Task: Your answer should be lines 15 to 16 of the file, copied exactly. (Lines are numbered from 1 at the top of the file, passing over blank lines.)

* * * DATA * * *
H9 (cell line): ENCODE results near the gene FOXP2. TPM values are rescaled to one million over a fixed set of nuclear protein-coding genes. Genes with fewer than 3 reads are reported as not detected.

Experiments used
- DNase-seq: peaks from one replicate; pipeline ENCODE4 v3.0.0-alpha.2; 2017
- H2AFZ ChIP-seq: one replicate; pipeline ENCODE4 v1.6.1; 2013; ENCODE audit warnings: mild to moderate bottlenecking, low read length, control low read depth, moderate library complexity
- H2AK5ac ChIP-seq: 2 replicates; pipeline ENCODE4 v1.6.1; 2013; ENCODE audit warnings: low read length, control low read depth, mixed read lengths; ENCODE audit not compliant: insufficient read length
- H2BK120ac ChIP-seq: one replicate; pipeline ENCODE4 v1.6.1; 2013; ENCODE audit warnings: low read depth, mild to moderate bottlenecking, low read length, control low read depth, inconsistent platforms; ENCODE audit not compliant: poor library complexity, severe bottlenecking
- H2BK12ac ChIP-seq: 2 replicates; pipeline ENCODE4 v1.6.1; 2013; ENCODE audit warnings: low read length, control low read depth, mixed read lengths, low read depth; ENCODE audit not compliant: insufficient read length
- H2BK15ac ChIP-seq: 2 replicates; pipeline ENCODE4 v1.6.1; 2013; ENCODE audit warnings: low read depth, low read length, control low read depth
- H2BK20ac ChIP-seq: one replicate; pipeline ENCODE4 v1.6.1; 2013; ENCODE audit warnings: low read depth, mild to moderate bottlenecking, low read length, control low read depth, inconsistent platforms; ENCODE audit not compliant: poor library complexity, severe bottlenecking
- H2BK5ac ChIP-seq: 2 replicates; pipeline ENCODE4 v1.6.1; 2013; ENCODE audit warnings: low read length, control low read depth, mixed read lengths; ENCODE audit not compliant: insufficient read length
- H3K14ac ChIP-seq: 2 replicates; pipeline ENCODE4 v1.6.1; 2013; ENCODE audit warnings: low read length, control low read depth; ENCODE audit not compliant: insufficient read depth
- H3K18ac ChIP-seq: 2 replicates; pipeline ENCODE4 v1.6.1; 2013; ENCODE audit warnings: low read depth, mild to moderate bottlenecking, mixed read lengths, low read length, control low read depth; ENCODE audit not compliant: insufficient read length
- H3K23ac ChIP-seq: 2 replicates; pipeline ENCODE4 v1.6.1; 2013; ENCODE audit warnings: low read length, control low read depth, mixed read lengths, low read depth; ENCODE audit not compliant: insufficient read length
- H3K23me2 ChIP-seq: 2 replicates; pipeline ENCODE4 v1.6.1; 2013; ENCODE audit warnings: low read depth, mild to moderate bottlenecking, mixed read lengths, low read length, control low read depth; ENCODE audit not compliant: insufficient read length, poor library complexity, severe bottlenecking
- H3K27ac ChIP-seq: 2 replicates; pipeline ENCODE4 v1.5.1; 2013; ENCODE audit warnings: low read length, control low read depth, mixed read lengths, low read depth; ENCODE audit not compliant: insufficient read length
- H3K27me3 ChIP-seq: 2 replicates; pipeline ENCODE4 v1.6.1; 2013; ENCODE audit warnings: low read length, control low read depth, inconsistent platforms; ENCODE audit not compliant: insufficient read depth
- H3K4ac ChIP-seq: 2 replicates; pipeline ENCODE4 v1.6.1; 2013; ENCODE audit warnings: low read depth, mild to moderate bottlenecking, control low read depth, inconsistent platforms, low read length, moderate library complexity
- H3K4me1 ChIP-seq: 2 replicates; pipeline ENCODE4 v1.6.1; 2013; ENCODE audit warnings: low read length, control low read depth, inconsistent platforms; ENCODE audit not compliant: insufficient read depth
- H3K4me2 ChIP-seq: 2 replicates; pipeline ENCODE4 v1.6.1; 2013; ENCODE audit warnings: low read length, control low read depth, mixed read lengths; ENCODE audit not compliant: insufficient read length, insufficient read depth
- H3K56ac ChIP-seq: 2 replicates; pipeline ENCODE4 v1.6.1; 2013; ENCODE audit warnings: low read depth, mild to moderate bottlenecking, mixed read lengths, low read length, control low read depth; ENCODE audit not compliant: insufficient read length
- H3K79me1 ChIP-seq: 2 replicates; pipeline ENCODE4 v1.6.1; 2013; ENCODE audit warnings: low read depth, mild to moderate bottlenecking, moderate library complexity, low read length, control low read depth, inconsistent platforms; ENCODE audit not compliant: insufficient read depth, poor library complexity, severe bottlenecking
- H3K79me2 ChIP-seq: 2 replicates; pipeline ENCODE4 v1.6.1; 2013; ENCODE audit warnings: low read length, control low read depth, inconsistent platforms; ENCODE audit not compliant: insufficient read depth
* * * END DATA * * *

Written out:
- H3K27ac ChIP-seq: 2 replicates; pipeline ENCODE4 v1.5.1; 2013; ENCODE audit warnings: low read length, control low read depth, mixed read lengths, low read depth; ENCODE audit not compliant: insufficient read length
- H3K27me3 ChIP-seq: 2 replicates; pipeline ENCODE4 v1.6.1; 2013; ENCODE audit warnings: low read length, control low read depth, inconsistent platforms; ENCODE audit not compliant: insufficient read depth